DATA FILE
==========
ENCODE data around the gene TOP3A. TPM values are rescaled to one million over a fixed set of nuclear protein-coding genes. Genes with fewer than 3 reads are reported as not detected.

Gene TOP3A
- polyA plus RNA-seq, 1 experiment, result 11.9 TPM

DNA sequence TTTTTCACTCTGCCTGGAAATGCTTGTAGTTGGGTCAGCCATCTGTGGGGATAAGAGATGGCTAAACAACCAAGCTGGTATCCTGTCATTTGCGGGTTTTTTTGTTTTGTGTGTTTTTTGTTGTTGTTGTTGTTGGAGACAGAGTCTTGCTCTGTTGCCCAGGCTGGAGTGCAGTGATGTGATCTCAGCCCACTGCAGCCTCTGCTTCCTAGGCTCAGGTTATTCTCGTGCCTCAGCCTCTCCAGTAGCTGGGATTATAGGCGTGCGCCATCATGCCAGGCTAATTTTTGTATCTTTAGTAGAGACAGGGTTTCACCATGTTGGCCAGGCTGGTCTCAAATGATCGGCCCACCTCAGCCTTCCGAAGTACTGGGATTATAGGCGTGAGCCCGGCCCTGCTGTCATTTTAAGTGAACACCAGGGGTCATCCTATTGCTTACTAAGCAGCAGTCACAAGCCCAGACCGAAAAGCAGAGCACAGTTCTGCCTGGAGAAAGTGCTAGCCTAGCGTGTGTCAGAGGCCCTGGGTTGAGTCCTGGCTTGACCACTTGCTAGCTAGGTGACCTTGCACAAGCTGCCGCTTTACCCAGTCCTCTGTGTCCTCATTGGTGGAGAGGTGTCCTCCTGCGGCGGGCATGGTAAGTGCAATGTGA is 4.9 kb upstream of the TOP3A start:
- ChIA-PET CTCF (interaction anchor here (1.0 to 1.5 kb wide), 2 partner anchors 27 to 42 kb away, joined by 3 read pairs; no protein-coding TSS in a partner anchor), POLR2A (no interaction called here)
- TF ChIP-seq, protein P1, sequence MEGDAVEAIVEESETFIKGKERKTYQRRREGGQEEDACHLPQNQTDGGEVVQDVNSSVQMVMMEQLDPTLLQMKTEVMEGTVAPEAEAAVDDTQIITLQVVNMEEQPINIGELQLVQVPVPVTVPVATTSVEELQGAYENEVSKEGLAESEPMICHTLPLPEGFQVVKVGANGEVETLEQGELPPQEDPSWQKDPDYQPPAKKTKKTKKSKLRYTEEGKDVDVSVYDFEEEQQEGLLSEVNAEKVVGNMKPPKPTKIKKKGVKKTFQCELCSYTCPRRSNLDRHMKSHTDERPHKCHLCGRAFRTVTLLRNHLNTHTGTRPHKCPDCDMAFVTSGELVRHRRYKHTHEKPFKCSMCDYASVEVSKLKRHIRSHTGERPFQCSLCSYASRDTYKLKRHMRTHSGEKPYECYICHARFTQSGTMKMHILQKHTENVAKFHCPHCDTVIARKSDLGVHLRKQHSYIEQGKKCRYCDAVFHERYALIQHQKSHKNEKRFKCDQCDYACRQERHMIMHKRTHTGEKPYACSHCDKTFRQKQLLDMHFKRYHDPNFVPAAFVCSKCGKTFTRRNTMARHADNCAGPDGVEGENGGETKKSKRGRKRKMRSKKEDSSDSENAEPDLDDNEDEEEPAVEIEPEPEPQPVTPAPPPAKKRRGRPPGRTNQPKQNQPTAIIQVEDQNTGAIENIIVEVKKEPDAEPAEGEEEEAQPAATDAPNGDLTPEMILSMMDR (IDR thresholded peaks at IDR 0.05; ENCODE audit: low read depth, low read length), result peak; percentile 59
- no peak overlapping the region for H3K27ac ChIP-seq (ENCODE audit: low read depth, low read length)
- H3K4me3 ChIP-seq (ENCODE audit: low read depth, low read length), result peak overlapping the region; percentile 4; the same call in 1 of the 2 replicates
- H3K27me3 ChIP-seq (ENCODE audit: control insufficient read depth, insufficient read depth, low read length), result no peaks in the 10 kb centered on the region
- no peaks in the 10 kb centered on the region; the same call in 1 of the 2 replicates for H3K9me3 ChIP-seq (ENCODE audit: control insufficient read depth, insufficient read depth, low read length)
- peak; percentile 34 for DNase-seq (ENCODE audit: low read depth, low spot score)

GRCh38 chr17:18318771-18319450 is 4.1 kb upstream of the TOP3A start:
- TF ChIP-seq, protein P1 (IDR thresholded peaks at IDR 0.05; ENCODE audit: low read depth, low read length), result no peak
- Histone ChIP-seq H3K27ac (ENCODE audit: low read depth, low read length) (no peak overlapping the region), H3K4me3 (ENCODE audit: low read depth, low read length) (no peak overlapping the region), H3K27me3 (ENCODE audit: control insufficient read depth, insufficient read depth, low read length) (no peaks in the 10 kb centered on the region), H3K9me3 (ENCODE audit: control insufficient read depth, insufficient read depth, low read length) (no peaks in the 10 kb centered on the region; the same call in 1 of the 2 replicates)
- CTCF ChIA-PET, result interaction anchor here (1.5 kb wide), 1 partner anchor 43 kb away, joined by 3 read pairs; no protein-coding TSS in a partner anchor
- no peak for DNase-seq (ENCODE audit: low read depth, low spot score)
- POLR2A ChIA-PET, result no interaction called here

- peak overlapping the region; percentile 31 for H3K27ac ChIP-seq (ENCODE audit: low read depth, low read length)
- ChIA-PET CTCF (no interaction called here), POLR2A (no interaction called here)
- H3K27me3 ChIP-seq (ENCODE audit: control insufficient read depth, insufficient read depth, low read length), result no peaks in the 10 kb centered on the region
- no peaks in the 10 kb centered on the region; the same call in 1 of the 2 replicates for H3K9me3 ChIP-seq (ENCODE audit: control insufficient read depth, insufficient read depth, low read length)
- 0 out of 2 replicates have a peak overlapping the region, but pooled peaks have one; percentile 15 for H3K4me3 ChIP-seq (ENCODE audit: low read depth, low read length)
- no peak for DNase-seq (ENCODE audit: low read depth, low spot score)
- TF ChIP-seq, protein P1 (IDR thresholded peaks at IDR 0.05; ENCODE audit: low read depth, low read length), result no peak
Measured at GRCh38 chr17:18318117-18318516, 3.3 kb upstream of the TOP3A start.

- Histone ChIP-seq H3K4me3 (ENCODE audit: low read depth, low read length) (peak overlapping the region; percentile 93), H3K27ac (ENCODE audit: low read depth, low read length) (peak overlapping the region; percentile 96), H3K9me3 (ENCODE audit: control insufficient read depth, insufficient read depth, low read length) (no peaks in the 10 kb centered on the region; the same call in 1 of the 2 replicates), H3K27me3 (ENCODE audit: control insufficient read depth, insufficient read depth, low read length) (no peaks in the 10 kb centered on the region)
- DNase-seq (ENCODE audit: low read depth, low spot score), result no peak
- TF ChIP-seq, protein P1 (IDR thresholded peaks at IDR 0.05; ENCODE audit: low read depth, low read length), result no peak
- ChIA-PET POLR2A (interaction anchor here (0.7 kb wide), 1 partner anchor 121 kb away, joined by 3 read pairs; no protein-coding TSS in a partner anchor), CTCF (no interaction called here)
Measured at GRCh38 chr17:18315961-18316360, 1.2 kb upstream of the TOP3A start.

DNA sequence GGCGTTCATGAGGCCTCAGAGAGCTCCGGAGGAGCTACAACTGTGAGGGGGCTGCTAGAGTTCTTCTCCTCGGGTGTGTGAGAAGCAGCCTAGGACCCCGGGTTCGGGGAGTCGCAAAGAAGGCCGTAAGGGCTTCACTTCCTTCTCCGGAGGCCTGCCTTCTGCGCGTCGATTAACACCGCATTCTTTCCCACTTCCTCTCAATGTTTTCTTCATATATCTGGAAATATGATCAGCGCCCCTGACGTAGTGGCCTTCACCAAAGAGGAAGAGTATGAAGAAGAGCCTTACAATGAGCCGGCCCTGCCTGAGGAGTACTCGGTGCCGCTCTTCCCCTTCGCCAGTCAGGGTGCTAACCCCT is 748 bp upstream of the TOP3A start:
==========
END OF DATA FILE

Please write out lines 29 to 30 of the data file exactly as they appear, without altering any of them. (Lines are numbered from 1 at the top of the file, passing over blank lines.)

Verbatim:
- ChIA-PET POLR2A (interaction anchor here (0.7 kb wide), 1 partner anchor 121 kb away, joined by 3 read pairs; no protein-coding TSS in a partner anchor), CTCF (no interaction called here)
Measured at GRCh38 chr17:18315961-18316360, 1.2 kb upstream of the TOP3A start.